What pugs looked like before intense selective breeding
The pug, with its distinctive round face, curly tail, and playful disposition, is a breed that has captured the hearts of many dog lovers around the world. However, the pug we know today is far from the regal and robust dog it once was. Over a century of intensive breeding has left this beloved breed with grossly distorted features and a litany of health problems, prompting experts to call for urgent action to restore the pug to its original form.
Originally hailing from China, pugs made their way to Europe in the 16th century, quickly becoming the favored pets of European royalty. They were cherished by historical figures like William of Orange, who credited his pug with saving his life, and Empress Josephine, who used her pug, Fortune, to carry secret messages during the French Revolution. Even Queen Victoria, an ardent pug enthusiast, owned as many as 38 pugs during her reign.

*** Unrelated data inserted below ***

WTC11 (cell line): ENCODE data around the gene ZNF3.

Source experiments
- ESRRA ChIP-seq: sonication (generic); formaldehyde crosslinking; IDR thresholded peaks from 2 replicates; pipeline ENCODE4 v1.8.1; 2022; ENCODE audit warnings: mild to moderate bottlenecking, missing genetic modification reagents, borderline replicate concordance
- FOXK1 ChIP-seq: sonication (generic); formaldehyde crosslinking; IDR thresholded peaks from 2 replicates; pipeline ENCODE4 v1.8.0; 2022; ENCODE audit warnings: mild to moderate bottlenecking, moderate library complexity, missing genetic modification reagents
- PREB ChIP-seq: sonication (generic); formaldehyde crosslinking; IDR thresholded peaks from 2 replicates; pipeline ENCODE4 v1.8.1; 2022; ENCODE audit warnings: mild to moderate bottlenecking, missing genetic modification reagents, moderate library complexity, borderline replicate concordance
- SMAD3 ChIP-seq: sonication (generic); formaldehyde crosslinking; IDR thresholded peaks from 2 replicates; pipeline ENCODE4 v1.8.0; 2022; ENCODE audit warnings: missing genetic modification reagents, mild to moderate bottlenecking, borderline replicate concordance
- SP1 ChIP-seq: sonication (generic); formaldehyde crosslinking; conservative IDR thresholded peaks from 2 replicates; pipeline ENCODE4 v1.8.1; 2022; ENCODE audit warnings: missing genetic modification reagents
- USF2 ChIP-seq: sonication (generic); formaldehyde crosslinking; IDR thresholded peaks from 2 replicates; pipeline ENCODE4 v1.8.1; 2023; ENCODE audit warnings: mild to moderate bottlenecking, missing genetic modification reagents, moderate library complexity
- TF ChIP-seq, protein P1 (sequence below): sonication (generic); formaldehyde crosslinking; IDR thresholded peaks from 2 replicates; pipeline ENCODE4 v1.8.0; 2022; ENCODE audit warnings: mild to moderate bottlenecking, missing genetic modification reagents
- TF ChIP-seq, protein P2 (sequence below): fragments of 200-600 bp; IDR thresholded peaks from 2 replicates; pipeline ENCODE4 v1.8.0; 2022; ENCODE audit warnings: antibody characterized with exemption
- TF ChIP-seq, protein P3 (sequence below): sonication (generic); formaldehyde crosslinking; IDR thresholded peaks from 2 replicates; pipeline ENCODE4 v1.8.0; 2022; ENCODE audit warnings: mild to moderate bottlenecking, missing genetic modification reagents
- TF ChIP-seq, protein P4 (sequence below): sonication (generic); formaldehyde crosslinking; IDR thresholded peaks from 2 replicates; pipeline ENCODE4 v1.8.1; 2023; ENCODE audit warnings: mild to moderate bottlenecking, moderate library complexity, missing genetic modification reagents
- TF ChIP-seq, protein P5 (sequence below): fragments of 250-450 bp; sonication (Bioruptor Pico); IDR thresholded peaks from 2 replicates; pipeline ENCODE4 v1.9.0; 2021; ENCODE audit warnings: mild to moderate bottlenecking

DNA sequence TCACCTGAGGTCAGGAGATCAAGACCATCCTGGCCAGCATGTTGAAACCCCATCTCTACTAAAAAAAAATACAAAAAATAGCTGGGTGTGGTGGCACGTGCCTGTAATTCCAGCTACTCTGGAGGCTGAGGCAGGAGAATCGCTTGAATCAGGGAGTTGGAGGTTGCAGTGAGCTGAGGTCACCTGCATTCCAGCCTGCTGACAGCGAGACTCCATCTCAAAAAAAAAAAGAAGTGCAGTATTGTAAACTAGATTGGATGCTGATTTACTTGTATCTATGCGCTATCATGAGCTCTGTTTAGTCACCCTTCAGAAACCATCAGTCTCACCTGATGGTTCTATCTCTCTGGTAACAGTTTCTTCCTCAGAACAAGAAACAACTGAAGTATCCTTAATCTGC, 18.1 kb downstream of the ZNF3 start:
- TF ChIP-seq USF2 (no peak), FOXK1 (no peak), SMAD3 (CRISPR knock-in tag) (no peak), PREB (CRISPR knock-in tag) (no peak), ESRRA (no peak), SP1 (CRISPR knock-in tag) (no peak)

These historical pugs had elongated snouts, muscular legs, and well-proportioned eyes that didn’t bulge out on stalks. Paintings and portraits from that era, such as Hogarth’s “The painter and his pug,” offer a glimpse into what the breed used to look like before human interference.
However, the pug’s transformation began towards the end of the 19th century. Breed standards were established, and judges at dog shows began to reward and prioritize flat faces, contributing to the flattening of muzzles and the development of the characteristic wrinkles seen in modern pugs. This shift in breeding standards, coupled with the dog’s rising popularity, led to significant changes in the breed’s appearance and health.
Today’s pugs suffer from a range of health issues, including brachycephalic obstructive airway syndrome, severe respiratory difficulties, protruding eyes, skin problems, and a significantly shortened lifespan compared to other breeds. A report by the Royal Veterinary College in 2022 highlighted these concerning health trends, suggesting that pugs can no longer be considered “typical dogs” from a health perspective.